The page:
It is with great honor that we announce and congratulate William Hrabe as a recipient of the 2019 Equal Justice Works Fellowship, one of the most prestigious and competitive post-graduate fellowships in the country. Equal Justice Works is the nation’s largest facilitator of opportunities in public interest law. Out of 450 applicants, 76 recent law school graduates were selected to launch their careers through an Equal Justice Works Fellowship project of their own design. The projects are funded by the generous support of law firms, corporations, foundations, and individuals.
William's project is with Equip for Equality, a disability rights & advocacy firm in Chicago, sponsored by Aon and Kirkland & Ellis. He will be focused on Chicago Public Schools (CPS) and remedying violations found by the Illinois State Board of Education (ISBE) that delayed or denied services to potentially thousands of students with disabilities. Will's project will identify those students who were harmed, ensure they receive the services to which they are entitled, and set up supports to ensure that students have access to the services they deserve in the future.
More specifically, his project will provide support on three levels. First, he will be working to provide legal support or direct representation for students most in need. Second, he will visit communities that have been most harmed by CPS policies to do outreach and educate parents to enable them to more effectively advocate on behalf of their children with disabilites. And third, he will be working with an ISBE independent monitor and advocy group to report on the ongoing issues and implementation of ISBE’s Corrective Action Plan and develop policy recommendations to ensure compliance with state and federal law in the future.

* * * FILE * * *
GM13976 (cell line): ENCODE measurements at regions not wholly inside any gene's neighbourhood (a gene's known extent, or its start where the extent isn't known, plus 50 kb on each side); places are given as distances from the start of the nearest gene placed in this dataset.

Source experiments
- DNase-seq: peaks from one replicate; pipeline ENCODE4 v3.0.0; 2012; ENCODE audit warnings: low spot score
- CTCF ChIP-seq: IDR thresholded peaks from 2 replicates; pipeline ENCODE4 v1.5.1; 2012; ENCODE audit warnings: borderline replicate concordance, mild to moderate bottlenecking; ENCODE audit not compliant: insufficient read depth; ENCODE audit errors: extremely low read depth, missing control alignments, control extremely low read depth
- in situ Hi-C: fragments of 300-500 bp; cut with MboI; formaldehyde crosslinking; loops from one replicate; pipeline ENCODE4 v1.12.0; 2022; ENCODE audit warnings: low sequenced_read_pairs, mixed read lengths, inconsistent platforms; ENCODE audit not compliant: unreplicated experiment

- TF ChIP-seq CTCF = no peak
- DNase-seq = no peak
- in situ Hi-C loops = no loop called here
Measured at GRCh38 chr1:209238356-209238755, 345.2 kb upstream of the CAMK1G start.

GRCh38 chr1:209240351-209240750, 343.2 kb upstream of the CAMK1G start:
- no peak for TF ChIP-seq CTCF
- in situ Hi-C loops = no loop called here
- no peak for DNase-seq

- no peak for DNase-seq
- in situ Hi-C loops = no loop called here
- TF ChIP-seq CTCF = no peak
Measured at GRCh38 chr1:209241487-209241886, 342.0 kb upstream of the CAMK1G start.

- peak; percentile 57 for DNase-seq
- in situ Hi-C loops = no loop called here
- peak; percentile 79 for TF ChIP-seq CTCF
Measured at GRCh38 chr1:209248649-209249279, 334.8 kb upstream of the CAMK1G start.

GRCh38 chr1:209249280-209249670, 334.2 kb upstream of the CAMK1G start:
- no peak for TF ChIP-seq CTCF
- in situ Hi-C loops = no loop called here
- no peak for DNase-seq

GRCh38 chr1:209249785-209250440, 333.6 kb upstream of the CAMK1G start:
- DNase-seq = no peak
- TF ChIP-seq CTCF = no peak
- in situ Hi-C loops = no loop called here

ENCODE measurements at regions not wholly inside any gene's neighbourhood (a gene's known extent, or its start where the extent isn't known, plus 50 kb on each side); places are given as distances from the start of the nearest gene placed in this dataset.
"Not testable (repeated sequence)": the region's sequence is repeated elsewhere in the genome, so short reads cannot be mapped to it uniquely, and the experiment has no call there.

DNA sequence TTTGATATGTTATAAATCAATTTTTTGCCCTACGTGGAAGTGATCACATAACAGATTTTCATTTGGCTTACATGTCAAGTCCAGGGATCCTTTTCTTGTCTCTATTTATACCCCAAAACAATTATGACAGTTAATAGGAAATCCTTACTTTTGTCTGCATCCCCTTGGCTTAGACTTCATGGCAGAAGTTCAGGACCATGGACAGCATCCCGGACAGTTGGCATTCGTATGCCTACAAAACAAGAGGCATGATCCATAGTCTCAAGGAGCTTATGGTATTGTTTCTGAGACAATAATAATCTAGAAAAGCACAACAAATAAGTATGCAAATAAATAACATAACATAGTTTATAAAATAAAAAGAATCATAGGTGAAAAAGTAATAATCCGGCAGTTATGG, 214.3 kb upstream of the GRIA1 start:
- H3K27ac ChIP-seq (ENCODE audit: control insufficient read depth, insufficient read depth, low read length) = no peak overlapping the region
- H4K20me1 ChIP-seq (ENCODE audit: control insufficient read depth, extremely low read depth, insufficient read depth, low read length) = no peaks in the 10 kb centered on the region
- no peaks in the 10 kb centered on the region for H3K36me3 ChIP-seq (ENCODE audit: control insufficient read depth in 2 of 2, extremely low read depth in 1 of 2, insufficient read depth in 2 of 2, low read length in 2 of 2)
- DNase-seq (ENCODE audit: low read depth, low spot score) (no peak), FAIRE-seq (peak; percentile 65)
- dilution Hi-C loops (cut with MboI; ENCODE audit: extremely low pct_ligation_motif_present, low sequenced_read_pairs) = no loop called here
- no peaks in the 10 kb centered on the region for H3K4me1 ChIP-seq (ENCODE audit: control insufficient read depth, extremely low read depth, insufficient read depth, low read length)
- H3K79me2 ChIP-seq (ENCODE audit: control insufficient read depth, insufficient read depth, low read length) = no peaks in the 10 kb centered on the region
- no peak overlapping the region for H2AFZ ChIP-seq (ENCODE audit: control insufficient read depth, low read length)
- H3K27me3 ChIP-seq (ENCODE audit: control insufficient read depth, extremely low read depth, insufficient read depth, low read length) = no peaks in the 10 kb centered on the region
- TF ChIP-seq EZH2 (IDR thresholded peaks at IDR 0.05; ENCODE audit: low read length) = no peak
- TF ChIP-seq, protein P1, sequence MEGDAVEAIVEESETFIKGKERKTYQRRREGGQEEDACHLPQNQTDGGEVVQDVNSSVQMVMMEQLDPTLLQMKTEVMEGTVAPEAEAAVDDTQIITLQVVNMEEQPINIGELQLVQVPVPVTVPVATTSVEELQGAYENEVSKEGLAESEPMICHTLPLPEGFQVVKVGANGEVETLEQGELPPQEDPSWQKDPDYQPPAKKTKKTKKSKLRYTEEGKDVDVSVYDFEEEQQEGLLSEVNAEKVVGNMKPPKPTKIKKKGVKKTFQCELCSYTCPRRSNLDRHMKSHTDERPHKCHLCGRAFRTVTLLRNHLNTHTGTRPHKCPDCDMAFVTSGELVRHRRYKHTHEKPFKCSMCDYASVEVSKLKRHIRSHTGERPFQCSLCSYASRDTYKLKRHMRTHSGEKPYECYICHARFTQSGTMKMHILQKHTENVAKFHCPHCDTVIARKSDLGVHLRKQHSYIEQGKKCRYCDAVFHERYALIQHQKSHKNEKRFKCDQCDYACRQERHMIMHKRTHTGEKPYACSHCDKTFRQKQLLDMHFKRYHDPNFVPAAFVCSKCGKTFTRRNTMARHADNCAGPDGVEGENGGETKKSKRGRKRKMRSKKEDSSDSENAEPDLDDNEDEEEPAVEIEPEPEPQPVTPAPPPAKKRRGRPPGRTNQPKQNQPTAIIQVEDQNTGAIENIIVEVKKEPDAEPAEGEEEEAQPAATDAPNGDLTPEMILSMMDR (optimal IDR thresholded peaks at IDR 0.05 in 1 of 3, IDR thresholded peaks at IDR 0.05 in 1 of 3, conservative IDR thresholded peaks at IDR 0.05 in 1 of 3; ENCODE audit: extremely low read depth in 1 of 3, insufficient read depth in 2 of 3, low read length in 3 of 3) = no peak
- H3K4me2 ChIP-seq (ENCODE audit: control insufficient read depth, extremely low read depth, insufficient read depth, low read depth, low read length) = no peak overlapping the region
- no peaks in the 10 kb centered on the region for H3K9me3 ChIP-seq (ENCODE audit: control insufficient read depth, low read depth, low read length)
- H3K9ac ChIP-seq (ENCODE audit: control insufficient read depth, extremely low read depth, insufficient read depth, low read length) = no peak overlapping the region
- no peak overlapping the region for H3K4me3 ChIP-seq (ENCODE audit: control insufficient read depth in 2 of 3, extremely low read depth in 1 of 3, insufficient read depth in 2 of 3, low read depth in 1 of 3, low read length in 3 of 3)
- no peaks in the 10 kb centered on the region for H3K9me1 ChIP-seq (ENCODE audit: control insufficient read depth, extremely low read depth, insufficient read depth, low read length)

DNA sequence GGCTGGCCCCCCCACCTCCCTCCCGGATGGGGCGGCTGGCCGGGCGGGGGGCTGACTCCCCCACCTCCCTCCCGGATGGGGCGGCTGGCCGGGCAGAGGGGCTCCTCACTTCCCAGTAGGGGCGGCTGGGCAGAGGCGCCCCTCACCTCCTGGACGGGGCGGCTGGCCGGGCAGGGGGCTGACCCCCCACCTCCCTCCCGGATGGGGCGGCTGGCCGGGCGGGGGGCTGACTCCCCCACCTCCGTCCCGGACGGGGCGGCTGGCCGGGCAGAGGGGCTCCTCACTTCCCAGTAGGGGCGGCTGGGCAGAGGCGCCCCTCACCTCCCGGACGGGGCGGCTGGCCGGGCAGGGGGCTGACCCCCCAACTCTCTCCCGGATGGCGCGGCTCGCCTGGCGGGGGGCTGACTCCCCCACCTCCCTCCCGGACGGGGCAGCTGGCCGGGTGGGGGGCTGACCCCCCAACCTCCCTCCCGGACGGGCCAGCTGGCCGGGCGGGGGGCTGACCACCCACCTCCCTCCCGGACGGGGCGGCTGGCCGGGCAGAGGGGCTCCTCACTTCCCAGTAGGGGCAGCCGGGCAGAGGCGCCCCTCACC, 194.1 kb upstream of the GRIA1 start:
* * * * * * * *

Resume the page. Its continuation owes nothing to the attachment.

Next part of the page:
"I have seen how vital these services can be, and as a result, I am best suited to ensure that students within CPS have the same opportunities as those living elsewhere," he said.
Will is no stranger to Equip for Equality, having interned with the organization for the past two summers of law school.
"I have loved working at Equip and am excited to get back there," he said.
Will came into law school knowing that he wanted to do disability rights and advocacy work. In high school, he spent a lot of time volunteering with Special Olympics and the special education program at his school. And as an undergraduate at the University of Illinois, when he couldn't find a major that was quite the right fit, he created his own, in disability studies. By the time he began law school at Illinois, he had already volunteered at the Center for Disability & Elder Law and worked as a paralegal to learn more about the legal side of disability rights.
The duration of Will's fellowship with Equip for Equality is two years. At the end of it, he is not sure where he will end up, but we are certain to see great things from him, wherever he lands.